July 29, 2014

Putting On My Superhero Costume

It is Tuesday, July 29, 2014. I have four days to finish a major ethnography project. To say that I am "almost done" would be laughable. In fact, our TA sent out an email this week that read:

"By now you should be wrapping up your research and putting the finishing touches on everything, right?"

I thought to myself, "I am so dead right now. Lord, help me!" I need to have 25 pages written in a scholarly format, pre-publication, by midnight on Friday, August 1st. If I were writing a normal research paper, then I would think "piece of cake!" However, I am not writing a normal paper. By that I mean, I am not using scholarly literature to support a theory and answer/defend research questions. No, I am writing intensely personal stories, experiences of incredible hurt and shame and guilt, stories that were shared with me openly and honestly, within the boundaries of interviewer/interviewee confidence. The data, so to speak, is life story. It is what these dear people told me about their experience in a crisis situation at my church. They told me things I didn't know (as a participant observer). They told me how hurt they were, how crushed they were, and how abused they felt by the communication practices of leadership and staff. What I saw through this process was foundational to my understanding of Christian sacrifice and God-honoring behavior. I stand in awe of these people, and I stand with them as they process the hurtful experiences that came as a result of Christian leadership practices.

Last night, one of our Pastors (our ONE remaining Pastor to be specific) posted a great article about living the life of a Superhero to her blog. She writes about how superhero movies appeal to her, how she identifies with the hero, and how she likes it when the hero uses his or her ability to overcome evil with good. She goes on to clarify her comments when she writes,

"But there’s something more that I’m drawn to in these movies. It’s the power. The incredible strength, the belief in their ability to do what they set out to do, no matter what they face. The superhero never gives up but, instead, calls on the power within Him or the power given Him to fight and to eventually win."

Her best point, however, comes when she says that the "power" to be a superhero comes from God and not the world. She quotes John 14:12 and says,

"This verse tells me that I have the ability from God to be a superhero. I have been handed the power from Jesus to heal the sick, to strike the enemy with a single blow, to know the details of a complete stranger’s life, even to raise someone from the dead. That’s what Jesus did. And now He’s telling me that I can do more than that."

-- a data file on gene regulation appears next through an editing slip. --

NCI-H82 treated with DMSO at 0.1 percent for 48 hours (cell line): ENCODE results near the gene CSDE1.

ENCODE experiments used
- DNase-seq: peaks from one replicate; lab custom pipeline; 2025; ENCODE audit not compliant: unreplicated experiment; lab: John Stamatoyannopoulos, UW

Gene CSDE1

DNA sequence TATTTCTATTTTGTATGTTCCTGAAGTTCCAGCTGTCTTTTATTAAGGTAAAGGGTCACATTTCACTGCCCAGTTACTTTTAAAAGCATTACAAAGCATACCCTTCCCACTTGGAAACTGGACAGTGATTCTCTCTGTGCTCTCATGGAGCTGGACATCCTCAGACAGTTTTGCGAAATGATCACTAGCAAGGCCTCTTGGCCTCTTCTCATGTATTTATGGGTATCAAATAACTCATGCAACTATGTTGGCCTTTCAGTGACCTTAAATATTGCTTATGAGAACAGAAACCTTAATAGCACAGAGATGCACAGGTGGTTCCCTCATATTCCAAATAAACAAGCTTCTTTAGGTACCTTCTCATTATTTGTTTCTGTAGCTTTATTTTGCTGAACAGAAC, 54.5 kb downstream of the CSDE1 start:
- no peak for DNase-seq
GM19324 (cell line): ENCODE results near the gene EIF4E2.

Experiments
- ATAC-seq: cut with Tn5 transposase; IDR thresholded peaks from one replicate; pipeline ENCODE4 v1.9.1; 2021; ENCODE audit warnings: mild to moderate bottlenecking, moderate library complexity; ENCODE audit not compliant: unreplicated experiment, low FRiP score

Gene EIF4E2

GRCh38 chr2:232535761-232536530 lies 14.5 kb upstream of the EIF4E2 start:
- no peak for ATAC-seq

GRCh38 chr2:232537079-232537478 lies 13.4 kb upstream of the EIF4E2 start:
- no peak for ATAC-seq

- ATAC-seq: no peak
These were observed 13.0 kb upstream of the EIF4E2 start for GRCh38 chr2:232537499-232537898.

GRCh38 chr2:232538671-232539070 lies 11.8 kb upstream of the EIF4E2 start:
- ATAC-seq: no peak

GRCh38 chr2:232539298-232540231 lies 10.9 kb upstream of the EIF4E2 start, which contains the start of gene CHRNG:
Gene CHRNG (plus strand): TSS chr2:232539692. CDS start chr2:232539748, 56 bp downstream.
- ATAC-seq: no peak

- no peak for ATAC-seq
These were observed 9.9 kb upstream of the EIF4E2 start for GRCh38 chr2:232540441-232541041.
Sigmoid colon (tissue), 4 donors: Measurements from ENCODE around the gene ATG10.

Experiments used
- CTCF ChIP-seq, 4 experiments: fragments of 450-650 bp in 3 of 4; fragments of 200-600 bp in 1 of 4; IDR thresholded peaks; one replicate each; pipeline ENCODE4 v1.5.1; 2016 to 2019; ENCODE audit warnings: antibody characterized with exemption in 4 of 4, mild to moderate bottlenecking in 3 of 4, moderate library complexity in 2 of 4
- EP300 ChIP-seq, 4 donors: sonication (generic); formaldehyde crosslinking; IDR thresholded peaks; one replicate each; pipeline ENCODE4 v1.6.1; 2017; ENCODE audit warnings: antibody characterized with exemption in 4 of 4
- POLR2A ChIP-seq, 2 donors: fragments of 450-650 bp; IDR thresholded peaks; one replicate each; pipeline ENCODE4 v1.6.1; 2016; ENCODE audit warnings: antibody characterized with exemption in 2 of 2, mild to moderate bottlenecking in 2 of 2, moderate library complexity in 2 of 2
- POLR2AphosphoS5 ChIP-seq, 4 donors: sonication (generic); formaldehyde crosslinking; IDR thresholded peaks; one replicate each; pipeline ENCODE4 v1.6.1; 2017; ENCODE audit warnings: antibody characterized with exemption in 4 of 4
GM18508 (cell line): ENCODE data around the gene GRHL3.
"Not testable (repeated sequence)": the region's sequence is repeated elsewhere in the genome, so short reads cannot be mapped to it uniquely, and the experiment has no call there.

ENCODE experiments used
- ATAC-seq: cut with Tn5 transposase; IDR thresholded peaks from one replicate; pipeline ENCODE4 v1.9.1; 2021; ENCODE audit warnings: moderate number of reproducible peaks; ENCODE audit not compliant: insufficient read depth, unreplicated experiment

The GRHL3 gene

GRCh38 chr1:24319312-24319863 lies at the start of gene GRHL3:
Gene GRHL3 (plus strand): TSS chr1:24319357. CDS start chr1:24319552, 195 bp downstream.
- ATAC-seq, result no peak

I read this article last night, and I thought to myself, "This is so true. These words are power and they confirm to me (us) that we have the power within us (by the Blood of Jesus and the indwelling of the Holy Spirit) to overcome whatever challenges or obstacles we face in this life." Romans 8:38-39 says it this way:

And I am convinced that nothing can ever separate us from God’s love. Neither death nor life, neither angels nor demons, neither our fears for today nor our worries about tomorrow—not even the powers of hell can separate us from God’s love. No power in the sky above or in the earth below—indeed, nothing in all creation will ever be able to separate us from the love of God that is revealed in Christ Jesus our Lord.

I am a superhero today. I have the power within me to accomplish any task that He has set before me. He has called me to pursue doctoral study, and He has equipped me for every good work (Heb. 13:21, 2 Tim. 2:17). Therefore, I am able to do this work. I can produce this report, this scholarly article, this class required paper, because He has provided the ability within me to do it. I will do it. I will get it done.

So today, as I make the turn into the final stretch, and as I look at what I have finished (which is so much less than I had hoped to have done by this date), I am reminded of these words in 1 John 4:4:

But you belong to God, my dear children. You have already won a victory over those people, because the Spirit who lives in you is greater than the spirit who lives in the world.

Yes, the One who lives within me is far greater, far more able, far more capable than I am to complete this work. I have never felt so utterly hopeless, so completely without words (and that is saying something), and so desperately in need of His help, as I am right now. I am without power, without hope, without ability; yet, I cry out with the Prophet:

Don't be afraid, for I am with you. Don't be discouraged, for I am your God. I will strengthen you and help you. I will hold you up with my victorious right hand.

The Lord is with me. He is my God. I will not be afraid. I will rest in His completed work, His abilities, and in His will for my life. I will look up this morning, and I will remember that my power, the power that will see me through is not my own, but it is His. I give Him all the praise, all the honor, and all the glory this day. May His Name be praised always and forever more. Amen. Selah!

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